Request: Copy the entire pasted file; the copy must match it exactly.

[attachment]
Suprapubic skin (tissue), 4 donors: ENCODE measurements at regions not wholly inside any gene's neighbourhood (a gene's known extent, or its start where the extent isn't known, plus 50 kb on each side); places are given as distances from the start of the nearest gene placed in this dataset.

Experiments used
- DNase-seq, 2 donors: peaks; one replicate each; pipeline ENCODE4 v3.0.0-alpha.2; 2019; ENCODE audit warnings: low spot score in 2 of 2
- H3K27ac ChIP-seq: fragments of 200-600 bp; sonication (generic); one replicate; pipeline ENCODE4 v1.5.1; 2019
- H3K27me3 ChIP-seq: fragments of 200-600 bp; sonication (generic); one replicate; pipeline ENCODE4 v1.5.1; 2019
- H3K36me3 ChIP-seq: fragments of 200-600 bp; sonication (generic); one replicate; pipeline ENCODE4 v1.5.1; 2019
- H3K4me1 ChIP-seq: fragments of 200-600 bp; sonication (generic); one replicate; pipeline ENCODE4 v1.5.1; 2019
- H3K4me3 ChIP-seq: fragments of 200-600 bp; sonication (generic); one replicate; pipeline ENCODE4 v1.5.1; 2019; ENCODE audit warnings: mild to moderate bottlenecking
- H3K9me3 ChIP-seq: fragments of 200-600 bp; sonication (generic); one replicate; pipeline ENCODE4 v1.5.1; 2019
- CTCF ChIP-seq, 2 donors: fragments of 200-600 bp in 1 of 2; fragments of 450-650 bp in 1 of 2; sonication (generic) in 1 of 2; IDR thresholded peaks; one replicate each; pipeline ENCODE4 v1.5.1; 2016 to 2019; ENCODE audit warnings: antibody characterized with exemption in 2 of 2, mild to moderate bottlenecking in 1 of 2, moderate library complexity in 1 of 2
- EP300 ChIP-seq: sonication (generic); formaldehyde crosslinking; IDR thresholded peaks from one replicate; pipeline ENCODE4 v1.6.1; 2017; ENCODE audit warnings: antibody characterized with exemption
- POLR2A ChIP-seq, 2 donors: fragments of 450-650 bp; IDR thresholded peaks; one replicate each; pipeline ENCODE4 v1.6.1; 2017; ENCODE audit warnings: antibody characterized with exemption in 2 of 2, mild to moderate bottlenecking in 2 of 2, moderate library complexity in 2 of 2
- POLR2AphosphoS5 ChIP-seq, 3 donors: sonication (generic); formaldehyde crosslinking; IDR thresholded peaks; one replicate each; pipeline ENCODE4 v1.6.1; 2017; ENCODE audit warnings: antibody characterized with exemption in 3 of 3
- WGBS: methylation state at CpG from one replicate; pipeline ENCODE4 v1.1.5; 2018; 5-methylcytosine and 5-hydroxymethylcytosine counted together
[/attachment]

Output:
Suprapubic skin (tissue), 4 donors: ENCODE measurements at regions not wholly inside any gene's neighbourhood (a gene's known extent, or its start where the extent isn't known, plus 50 kb on each side); places are given as distances from the start of the nearest gene placed in this dataset.

Experiments used
- DNase-seq, 2 donors: peaks; one replicate each; pipeline ENCODE4 v3.0.0-alpha.2; 2019; ENCODE audit warnings: low spot score in 2 of 2
- H3K27ac ChIP-seq: fragments of 200-600 bp; sonication (generic); one replicate; pipeline ENCODE4 v1.5.1; 2019
- H3K27me3 ChIP-seq: fragments of 200-600 bp; sonication (generic); one replicate; pipeline ENCODE4 v1.5.1; 2019
- H3K36me3 ChIP-seq: fragments of 200-600 bp; sonication (generic); one replicate; pipeline ENCODE4 v1.5.1; 2019
- H3K4me1 ChIP-seq: fragments of 200-600 bp; sonication (generic); one replicate; pipeline ENCODE4 v1.5.1; 2019
- H3K4me3 ChIP-seq: fragments of 200-600 bp; sonication (generic); one replicate; pipeline ENCODE4 v1.5.1; 2019; ENCODE audit warnings: mild to moderate bottlenecking
- H3K9me3 ChIP-seq: fragments of 200-600 bp; sonication (generic); one replicate; pipeline ENCODE4 v1.5.1; 2019
- CTCF ChIP-seq, 2 donors: fragments of 200-600 bp in 1 of 2; fragments of 450-650 bp in 1 of 2; sonication (generic) in 1 of 2; IDR thresholded peaks; one replicate each; pipeline ENCODE4 v1.5.1; 2016 to 2019; ENCODE audit warnings: antibody characterized with exemption in 2 of 2, mild to moderate bottlenecking in 1 of 2, moderate library complexity in 1 of 2
- EP300 ChIP-seq: sonication (generic); formaldehyde crosslinking; IDR thresholded peaks from one replicate; pipeline ENCODE4 v1.6.1; 2017; ENCODE audit warnings: antibody characterized with exemption
- POLR2A ChIP-seq, 2 donors: fragments of 450-650 bp; IDR thresholded peaks; one replicate each; pipeline ENCODE4 v1.6.1; 2017; ENCODE audit warnings: antibody characterized with exemption in 2 of 2, mild to moderate bottlenecking in 2 of 2, moderate library complexity in 2 of 2
- POLR2AphosphoS5 ChIP-seq, 3 donors: sonication (generic); formaldehyde crosslinking; IDR thresholded peaks; one replicate each; pipeline ENCODE4 v1.6.1; 2017; ENCODE audit warnings: antibody characterized with exemption in 3 of 3
- WGBS: methylation state at CpG from one replicate; pipeline ENCODE4 v1.1.5; 2018; 5-methylcytosine and 5-hydroxymethylcytosine counted together